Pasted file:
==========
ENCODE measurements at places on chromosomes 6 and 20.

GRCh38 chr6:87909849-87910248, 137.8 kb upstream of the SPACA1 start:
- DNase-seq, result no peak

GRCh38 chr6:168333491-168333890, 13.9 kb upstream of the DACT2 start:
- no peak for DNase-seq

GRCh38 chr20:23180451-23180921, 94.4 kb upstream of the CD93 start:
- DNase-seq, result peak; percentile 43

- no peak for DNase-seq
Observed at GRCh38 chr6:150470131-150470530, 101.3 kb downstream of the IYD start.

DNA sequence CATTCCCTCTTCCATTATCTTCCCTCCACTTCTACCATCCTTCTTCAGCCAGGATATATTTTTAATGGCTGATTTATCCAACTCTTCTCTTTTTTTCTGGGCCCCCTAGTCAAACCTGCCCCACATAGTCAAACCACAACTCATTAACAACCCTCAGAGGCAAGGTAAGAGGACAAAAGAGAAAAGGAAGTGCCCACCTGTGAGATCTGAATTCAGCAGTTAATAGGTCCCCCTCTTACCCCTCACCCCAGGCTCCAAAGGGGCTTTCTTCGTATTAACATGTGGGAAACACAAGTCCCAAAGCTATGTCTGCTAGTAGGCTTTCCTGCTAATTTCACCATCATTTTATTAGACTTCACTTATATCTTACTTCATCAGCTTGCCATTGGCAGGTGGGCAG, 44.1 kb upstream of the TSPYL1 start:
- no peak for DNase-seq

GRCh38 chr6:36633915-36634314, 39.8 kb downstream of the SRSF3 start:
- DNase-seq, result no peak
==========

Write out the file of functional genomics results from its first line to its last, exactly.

ENCODE measurements at places on chromosomes 6 and 20.

GRCh38 chr6:87909849-87910248, 137.8 kb upstream of the SPACA1 start:
- DNase-seq, result no peak

GRCh38 chr6:168333491-168333890, 13.9 kb upstream of the DACT2 start:
- no peak for DNase-seq

GRCh38 chr20:23180451-23180921, 94.4 kb upstream of the CD93 start:
- DNase-seq, result peak; percentile 43

- no peak for DNase-seq
Observed at GRCh38 chr6:150470131-150470530, 101.3 kb downstream of the IYD start.

DNA sequence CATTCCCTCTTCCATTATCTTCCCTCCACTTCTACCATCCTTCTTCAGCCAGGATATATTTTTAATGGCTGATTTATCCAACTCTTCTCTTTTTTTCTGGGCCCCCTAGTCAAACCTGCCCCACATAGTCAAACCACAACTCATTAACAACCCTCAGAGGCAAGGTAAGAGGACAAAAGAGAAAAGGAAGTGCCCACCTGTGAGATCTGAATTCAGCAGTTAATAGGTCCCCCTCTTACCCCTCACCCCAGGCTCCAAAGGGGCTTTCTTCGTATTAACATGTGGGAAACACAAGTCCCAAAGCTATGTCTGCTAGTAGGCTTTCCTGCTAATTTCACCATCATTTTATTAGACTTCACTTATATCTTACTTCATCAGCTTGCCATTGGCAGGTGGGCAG, 44.1 kb upstream of the TSPYL1 start:
- no peak for DNase-seq

GRCh38 chr6:36633915-36634314, 39.8 kb downstream of the SRSF3 start:
- DNase-seq, result no peak